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Northfield faces a persistent housing crisis; both look to Kraewood Flats

Kraewood - Megan Lu

Megan Lu/The Olaf Messenger


When St. Olaf announced that student affiliate housing would be extended to Kraewood Flats for the 2024-2025 academic year, Northfield residents went to the Concerned Citizens of Northfield Minnesota Facebook Page to express their frustration and confusion in regards to the housing crisis facing the city — an issue the City of Northfield promised Kraewood would aid in alleviating. 


Kraewood Flats is an upcoming housing development set to open spring 2024, and consisting of a 106-unit apartment complex, a triplex, two twin homes, and 22 single-family homes. Since the beginning of the project, the building has been advertised as an affordable housing option for low-income residents. 


Rebound Real Estate, a developer that is responsible for seven Northfield buildings including 5th Street Lofts and Reunion restaurant, received Tax Increment Financing (TIF) — a financing method allowing developers to delay the payment of property taxes for a maximum of 26 years in exchange for them meeting certain requirements. For Kraewood Flats, the condition is that 40 percent of the units would be reserved as affordable housing for income-qualified families to rent. 


According to G&H Property Management Residential Management Lead Christine Jensen, all affordable housing units are available to those who fall under the income limits based on 60 percent of the Area Median Income (AMI) set by the U.S. Department of Housing and Urban Development (HUD). The parameters are as follows: a one-person household’s annual income must be less than 40,620 dollars; a two-person household’s annual income must be less than 46,440 dollars; a three-person household’s annual income must be less than 52,260 dollars; and a four-person household’s annual income must be less than 58,020 dollars.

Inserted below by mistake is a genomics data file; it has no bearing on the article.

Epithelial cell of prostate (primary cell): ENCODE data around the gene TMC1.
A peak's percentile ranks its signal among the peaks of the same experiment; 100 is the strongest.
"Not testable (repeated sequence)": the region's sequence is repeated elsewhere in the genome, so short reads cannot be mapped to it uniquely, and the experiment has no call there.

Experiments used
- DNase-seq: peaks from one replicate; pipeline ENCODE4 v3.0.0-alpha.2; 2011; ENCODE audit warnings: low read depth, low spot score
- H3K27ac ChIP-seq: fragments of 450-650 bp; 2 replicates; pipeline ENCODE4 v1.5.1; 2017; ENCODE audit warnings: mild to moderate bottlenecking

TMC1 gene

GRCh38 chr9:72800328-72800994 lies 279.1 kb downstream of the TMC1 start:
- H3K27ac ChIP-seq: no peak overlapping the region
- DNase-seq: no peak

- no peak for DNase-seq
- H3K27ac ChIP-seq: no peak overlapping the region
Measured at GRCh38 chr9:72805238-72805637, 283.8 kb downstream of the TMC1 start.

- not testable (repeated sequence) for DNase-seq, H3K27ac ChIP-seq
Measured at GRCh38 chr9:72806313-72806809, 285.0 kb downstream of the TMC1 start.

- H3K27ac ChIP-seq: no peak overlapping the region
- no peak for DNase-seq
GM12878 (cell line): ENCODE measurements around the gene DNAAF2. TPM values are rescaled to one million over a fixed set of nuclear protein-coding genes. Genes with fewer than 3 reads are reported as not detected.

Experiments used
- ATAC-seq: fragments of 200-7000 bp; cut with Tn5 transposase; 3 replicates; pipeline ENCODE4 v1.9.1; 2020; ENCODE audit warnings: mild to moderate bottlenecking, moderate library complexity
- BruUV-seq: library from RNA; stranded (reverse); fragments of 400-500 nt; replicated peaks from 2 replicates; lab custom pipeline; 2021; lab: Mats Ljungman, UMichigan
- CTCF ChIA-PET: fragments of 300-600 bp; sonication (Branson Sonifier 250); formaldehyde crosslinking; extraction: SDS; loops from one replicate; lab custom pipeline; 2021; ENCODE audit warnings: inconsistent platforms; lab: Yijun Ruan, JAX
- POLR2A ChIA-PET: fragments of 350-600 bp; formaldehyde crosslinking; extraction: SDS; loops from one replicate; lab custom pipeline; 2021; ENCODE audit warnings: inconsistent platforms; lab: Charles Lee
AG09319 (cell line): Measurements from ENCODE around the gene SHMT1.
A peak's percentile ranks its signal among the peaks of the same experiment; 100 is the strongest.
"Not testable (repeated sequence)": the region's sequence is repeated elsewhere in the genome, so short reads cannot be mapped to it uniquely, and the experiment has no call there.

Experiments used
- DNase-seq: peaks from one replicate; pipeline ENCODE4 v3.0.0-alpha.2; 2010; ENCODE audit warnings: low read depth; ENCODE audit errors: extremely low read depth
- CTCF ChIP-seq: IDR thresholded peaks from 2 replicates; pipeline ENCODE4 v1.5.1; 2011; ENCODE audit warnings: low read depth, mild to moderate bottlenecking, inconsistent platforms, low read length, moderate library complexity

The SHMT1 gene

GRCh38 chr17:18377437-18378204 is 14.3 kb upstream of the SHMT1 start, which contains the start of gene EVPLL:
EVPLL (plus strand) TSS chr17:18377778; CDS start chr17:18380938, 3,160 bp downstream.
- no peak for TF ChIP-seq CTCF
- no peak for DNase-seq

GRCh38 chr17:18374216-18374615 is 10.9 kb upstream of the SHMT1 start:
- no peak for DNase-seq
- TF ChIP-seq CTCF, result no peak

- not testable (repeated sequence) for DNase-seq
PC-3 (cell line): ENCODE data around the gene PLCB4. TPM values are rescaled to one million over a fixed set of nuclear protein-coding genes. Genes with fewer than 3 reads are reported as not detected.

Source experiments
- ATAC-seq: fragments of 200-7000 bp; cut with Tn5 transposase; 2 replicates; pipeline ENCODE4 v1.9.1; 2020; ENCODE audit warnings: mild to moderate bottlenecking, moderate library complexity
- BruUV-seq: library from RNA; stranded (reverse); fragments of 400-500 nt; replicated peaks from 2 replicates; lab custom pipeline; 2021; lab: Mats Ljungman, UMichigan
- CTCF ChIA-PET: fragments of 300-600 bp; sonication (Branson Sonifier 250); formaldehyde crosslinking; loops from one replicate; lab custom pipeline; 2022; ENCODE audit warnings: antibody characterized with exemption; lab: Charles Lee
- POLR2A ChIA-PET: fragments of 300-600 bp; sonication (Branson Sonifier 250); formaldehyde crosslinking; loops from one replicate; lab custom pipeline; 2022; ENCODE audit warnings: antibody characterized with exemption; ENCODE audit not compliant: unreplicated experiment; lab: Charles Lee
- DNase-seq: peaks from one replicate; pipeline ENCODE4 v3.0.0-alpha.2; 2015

Despite these qualifications for Kraewood units, housing may still be unattainable for some. The starting monthly price for a studio apartment is 1,000 dollars, a one-bedroom apartment begins at 1,200 dollars, and a two-bedroom at 1,800 dollars. Those who qualify for affordable housing would be spending around half of their yearly income on housing alone. 


“You aren’t supposed to spend more than 30 percent of your income on housing, and yet, we know for a lot of folks who are lower income, they are spending far more than that,” an anonymous community member said in an interview. 


When asked how rent prices are decided in Northfield, Community Development Director Jake Reilly ’98 said in a video interview that due to Northfield being split between Dakota County and Rice County, residents “end up with rent that kind of skews more metro.” 


Beyond the apartment complex, it is currently unknown as to whether or not the other housing options — triplex, twin homes, single family homes — are part of the affordable housing plan. There is currently no price set on those developments.